Sunday, June 13, 2010

SPIN 125

Ben tweeted a link to SPIN magazine's 125 best albums of the last 25 years. I am unable to comment on the list itself - I mostly clicked through just to see if I recognised any names whatsoever (yeah, a few). But I noticed a similarity to Rolling Stone's Top 500, which I commented on here.

A highly disproportionate percentage of the top 15 were from the earliest years (beginning 1985), as a highly disproportionate percentage of Rolling Stones top picks were from the 1960's. People who write for rock magazines care greatly about firsts, influences, shifts, and fusions. They are much more attuned to durability, and whether that particular branching went anywhere and was copied by others. While one is in the era, just listening to the radio and hearing what's popular, we only care whether we like it. New directions may or may not persist. But those who study like to see patterns develop.

That's my only spoiler. If you click through to SPIN's list, the top 15 are strongly weighten to the 80's and early 90's.

2 comments:

Wyman said...

I hunted through, and on closer inspection, I found that there weren't many albums from the 2000's worth putting in there. The album, as a concept, seems to have at least partially died right about the time Napster arrived and ClearChannel bought everything.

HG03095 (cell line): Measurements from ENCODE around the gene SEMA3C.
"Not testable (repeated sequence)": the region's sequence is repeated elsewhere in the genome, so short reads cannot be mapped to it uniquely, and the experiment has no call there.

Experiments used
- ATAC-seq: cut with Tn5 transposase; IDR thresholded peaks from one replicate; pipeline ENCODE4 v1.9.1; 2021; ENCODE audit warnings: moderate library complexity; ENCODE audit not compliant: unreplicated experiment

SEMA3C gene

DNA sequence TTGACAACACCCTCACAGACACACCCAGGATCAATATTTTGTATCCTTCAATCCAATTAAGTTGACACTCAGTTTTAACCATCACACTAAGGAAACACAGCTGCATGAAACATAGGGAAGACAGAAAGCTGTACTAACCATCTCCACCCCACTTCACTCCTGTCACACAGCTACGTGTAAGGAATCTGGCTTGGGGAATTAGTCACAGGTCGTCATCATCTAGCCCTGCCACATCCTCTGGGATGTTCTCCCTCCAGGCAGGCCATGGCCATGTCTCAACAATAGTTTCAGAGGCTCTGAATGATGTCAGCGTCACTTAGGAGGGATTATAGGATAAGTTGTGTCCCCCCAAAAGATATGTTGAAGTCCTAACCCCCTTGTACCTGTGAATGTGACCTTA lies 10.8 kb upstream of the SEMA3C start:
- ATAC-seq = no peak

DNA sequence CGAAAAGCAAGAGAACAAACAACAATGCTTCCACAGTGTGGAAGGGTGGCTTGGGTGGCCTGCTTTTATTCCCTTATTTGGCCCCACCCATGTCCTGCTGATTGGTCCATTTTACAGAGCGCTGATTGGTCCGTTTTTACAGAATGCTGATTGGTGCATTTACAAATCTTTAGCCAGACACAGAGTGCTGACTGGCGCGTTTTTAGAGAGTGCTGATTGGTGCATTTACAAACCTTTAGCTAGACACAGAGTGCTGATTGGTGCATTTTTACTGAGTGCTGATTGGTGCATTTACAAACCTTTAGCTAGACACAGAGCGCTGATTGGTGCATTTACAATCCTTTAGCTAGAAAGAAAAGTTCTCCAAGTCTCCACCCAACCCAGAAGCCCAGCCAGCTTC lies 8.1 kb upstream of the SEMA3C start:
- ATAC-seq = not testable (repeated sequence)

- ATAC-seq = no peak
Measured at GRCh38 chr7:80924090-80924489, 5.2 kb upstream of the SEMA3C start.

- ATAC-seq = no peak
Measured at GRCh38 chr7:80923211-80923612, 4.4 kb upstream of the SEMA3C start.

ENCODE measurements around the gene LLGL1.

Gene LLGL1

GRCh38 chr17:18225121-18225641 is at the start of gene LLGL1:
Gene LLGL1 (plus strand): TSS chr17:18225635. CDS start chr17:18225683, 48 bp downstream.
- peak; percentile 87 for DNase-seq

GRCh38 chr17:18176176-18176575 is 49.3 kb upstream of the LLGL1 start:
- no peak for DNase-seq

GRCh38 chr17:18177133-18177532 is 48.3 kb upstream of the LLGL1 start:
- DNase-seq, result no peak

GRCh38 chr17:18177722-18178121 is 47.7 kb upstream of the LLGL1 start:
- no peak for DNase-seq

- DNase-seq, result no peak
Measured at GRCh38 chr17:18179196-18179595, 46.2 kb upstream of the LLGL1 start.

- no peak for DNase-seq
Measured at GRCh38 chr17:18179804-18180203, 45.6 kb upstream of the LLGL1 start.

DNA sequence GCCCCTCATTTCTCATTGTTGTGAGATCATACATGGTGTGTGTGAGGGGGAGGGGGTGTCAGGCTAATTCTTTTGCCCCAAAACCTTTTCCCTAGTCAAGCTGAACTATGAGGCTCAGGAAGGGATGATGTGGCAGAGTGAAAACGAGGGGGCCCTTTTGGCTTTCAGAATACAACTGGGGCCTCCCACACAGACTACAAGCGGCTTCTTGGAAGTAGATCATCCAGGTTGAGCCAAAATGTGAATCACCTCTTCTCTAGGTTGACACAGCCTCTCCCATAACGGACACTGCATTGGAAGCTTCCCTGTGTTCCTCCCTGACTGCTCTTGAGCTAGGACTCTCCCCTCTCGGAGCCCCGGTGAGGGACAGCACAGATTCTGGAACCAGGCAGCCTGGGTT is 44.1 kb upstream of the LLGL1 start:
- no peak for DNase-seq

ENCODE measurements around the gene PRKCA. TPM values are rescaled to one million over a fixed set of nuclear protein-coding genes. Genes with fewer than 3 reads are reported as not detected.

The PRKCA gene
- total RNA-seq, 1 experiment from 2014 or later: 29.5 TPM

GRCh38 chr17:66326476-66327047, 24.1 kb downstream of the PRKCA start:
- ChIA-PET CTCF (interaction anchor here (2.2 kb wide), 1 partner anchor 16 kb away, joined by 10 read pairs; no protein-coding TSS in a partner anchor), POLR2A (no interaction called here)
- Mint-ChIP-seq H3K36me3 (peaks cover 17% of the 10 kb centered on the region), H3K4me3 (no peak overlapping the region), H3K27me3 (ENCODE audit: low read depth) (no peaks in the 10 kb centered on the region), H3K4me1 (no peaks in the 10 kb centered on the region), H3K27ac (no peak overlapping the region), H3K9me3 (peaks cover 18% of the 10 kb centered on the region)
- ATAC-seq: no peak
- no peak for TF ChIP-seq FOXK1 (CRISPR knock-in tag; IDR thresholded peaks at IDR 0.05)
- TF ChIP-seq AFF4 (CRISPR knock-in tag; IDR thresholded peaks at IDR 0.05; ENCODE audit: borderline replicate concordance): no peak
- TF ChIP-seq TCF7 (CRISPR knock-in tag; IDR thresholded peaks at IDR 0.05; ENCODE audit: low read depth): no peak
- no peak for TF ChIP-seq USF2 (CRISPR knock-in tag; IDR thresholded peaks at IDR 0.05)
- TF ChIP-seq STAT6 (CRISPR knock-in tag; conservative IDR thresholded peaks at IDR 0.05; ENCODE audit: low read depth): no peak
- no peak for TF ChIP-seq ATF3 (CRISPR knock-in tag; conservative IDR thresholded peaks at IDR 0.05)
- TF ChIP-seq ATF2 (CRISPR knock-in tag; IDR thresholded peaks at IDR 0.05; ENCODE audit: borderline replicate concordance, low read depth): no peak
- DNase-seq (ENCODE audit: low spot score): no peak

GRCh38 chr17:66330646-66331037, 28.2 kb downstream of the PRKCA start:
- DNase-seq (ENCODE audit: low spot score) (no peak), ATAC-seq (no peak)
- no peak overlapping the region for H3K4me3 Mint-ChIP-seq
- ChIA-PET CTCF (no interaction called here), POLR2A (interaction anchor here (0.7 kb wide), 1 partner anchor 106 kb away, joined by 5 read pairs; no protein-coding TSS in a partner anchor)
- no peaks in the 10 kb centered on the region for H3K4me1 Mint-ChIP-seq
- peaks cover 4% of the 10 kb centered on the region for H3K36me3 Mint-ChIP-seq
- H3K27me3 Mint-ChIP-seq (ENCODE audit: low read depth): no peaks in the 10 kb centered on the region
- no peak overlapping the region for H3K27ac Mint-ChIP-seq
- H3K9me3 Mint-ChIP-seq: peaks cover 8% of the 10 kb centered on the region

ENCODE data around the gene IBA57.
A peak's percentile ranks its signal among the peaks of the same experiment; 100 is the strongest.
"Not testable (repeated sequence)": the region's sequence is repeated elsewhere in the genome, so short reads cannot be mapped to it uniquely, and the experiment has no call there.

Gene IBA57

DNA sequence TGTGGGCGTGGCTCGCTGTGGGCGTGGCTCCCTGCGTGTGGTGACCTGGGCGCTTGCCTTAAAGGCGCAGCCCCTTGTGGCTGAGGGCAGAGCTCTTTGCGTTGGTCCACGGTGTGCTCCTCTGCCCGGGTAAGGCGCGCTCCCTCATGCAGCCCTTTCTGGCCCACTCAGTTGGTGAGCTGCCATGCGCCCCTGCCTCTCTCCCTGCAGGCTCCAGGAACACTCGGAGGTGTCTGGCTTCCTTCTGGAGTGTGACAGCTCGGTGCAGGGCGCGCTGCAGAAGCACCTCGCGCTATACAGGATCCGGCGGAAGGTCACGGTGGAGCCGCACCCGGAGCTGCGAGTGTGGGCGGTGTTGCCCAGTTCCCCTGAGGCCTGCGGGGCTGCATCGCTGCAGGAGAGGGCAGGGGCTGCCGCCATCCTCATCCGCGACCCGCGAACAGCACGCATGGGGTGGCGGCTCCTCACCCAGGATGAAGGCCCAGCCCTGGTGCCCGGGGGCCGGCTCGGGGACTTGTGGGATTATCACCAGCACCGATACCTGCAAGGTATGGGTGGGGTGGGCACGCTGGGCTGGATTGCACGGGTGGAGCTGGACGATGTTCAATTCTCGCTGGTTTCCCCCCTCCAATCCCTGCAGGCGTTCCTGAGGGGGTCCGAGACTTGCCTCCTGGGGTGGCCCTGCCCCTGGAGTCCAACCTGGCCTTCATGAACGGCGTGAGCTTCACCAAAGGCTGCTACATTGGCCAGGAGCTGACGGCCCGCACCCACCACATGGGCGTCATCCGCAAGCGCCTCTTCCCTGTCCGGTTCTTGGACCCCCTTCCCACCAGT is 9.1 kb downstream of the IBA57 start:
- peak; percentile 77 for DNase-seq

I mean, the biggest artists of the past decade were Eminem, Britney Spears, Nickelback, Nelly, Linkin Park, Creed, and a number of country artists (an area Spin understandably doesn't cover). With the exception of Eminem, none of those artists put together an album that you could legitimately call "great." They just had a number of impressive singles that led to album sales.

Spin might have overemphasized some things - "groundbreaking" hip-hop groups, for one - but they didn't miss out on any great albums of the past ten years. I don't know how many there actually were.

Gringo said...

Of those albums/tapes/CDs, the only one I have is of Lucinda Williams. I went in the other direction, towards Billie Holiday, Louis Armstrong, and Bach. I leave hip hop and the like to others.

I am not one of those who says that the only good music came out of the Sixties. Nonetheless, when I listened to Dylan's Subterranean Homesick Blues in the last year, I concluded that I had been correct years ago in saying those were all pretty good songs.